- Do you have a favorite account? Whose was it? Why did you like it?
My favorite accounts are the ones that spur questions. Throughout this project, I was given suggestions to read into a variety of subject materials and apply those findings to better comprehend what I was transcribing, to put what I was seeing into a historical context. I was fascinated to learn that colonial stores operated as more than just a place to buy and sell goods. Various services and community records can be seen throughout the entries—everything from taxes to hangings. The general store, like those owned by Glassford and Henderson, can be argued to be the center of colonial community life.
Some of the accounts that stick out in my mind are the ones that tell a story, though the relations of the products bought are speculative, such as accounts where the account holder bought materials required for building: nails, wood, and tools. After seeing these items, I wondered if the account holder was a carpenter by trade or was building something for himself—the answer could be anything. Some of the most interesting accounts aren’t for people at all, but for property like Lots 31 and 32 in Alexandria. You can know exactly about the time improvements took place on the lots in 1767-1768 by the payments made to different people for their work and it demonstrates how various building supplies were purchased for tasks, sometimes even specifying the location they were used. If these structures are still around (or can be located archaeologically, this page could provide research material for looking into the historical architecture of the period especially the description of the cellar.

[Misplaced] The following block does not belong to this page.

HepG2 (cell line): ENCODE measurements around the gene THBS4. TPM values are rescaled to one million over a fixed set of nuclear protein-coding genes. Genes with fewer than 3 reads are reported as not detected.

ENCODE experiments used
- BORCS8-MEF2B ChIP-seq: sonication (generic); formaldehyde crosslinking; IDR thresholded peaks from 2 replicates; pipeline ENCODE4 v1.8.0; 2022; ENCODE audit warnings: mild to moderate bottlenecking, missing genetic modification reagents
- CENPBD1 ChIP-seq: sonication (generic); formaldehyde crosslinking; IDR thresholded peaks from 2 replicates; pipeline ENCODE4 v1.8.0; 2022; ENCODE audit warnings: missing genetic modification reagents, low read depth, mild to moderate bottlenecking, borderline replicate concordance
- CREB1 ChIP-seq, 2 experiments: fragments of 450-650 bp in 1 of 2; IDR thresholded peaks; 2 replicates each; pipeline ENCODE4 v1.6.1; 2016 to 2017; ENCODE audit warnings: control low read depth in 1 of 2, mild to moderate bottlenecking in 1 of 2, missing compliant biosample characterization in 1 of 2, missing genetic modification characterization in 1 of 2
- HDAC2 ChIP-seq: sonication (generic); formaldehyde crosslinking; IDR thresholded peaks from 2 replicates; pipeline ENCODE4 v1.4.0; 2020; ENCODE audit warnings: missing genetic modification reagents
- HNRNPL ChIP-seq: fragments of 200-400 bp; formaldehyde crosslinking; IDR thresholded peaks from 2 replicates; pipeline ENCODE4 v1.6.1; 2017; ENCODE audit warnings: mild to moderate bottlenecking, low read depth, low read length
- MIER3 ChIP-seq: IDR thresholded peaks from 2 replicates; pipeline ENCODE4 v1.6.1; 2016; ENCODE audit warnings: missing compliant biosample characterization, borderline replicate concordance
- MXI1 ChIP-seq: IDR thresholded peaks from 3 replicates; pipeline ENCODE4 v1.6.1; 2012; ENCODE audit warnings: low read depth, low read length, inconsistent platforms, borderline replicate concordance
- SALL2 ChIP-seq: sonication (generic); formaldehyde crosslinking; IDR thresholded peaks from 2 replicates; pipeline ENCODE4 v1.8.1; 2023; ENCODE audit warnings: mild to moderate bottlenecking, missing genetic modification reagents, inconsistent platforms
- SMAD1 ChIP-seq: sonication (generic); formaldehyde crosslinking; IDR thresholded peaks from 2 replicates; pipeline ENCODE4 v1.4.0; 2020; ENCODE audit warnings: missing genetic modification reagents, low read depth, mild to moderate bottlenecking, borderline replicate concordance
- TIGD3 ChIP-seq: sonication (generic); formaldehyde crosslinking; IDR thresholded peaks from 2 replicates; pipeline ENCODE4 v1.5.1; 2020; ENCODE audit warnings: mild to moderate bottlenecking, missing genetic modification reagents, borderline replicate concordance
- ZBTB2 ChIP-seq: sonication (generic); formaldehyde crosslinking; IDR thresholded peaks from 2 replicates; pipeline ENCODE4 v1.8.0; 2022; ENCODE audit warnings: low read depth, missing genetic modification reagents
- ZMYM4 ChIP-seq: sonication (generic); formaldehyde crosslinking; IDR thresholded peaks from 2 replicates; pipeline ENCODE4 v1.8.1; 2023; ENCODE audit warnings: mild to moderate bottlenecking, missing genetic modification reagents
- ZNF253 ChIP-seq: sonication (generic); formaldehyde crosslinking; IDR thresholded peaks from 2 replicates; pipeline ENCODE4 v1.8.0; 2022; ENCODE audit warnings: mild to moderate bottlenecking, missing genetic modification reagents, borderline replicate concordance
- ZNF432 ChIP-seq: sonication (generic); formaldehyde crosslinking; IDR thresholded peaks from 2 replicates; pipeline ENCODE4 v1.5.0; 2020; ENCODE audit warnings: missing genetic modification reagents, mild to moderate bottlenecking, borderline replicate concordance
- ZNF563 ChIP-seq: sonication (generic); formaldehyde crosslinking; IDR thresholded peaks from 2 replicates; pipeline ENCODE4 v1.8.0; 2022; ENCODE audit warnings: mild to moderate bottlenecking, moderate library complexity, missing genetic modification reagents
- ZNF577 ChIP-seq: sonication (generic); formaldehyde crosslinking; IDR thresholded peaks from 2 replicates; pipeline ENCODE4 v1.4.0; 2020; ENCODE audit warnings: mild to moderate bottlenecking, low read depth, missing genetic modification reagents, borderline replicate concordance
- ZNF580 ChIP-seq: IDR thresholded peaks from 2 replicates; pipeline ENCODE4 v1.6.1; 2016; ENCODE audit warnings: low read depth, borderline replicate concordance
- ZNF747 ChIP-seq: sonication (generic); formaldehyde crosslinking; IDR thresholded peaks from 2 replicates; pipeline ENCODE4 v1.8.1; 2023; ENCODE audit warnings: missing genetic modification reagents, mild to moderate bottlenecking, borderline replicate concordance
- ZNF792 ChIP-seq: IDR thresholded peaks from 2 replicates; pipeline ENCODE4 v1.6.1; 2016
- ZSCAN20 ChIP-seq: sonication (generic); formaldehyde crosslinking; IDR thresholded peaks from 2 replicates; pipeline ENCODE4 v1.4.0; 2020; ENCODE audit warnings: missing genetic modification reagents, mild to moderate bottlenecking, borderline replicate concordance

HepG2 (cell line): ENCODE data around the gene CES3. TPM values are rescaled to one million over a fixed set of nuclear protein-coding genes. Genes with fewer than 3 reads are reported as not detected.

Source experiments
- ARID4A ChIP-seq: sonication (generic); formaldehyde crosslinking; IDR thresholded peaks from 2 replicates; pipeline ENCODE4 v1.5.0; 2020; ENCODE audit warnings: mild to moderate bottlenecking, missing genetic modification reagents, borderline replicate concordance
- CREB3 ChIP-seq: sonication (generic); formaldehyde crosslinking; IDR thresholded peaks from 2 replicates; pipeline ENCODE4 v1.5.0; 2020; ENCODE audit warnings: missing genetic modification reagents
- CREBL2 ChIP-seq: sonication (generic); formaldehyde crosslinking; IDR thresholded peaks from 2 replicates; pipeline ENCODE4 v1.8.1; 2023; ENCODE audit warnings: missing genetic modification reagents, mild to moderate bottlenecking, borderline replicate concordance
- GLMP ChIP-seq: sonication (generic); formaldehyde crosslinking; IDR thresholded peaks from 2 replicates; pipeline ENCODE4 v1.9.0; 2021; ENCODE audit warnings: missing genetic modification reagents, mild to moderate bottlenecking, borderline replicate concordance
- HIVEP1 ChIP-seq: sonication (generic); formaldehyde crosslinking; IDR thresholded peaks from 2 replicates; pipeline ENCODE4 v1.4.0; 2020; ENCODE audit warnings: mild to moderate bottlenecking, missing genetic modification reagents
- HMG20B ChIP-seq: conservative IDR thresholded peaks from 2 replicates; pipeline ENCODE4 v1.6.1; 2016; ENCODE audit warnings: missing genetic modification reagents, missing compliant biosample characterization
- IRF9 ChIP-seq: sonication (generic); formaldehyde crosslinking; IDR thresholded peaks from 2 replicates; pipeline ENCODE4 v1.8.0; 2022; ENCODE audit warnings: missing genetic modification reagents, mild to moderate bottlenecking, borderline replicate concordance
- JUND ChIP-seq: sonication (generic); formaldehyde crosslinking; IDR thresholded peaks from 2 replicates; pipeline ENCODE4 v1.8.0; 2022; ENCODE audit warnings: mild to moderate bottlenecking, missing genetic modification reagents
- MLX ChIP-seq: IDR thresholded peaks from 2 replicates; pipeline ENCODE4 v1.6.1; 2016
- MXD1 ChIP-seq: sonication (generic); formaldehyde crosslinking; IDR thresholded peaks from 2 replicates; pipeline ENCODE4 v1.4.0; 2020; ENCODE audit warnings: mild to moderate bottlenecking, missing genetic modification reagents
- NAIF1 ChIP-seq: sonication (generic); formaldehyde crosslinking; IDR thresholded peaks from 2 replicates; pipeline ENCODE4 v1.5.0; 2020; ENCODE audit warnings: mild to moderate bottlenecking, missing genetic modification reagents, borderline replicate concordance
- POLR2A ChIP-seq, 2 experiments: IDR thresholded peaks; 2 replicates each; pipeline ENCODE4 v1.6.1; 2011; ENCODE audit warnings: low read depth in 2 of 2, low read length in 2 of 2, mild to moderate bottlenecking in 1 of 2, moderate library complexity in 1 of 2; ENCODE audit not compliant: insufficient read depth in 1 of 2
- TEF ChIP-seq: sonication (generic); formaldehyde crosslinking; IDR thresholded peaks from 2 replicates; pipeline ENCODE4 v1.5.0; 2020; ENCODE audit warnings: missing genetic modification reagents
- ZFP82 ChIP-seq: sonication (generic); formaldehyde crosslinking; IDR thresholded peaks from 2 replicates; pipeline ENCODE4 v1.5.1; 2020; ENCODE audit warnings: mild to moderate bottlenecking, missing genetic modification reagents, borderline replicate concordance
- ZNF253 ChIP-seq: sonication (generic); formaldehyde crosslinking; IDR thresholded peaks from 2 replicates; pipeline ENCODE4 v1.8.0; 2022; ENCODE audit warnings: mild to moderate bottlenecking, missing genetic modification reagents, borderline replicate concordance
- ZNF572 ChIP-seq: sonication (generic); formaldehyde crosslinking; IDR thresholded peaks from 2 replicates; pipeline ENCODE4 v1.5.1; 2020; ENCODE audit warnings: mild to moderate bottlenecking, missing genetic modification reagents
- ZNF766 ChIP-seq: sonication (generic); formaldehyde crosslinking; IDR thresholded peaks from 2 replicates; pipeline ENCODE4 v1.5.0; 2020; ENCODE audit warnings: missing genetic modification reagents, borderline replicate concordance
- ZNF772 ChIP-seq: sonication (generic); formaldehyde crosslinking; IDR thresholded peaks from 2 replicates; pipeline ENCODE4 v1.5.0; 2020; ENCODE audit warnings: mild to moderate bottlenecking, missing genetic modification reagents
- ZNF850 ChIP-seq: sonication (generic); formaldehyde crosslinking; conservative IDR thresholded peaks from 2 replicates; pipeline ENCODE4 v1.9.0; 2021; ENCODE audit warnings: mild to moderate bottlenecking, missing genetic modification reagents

- Would you recommend the project to other college students? Why?
Working on this project has been a great opportunity. It is an outlet through which one can express her individual interests. Whether one enjoys material culture, colonial accounting, trade relations, or colonial policy, this project can offer something for many interests. When I am talking to my fellow students at school, I sometimes find myself bragging about who I am working for in my internship as opposed to them. This task does require a great deal of concentration and patience, but the outcome is well worth the hair-pulling experience.
- What do you hope to do in the future?
Like many history majors, I am constantly asked, “What can you do with a history degree?” The answer to this question usually begins with a laugh. At first glance, there is little that someone studying history can do outside of teaching. But! There are areas little thought about. Personally, I have fallen in love with the archival world. Both the sort of grunt work that is involved working with the transcriptions as well as the work I have done outside of Mount Vernon has started to shape what I enjoy doing: working with “old stuff”. Unlike many people, I prefer being behind-the-scenes. There are so many possibilities that can come out of being around objects and materials associated with history. I am currently beginning the application process for graduate school and am very anxious about what is to come after I graduate.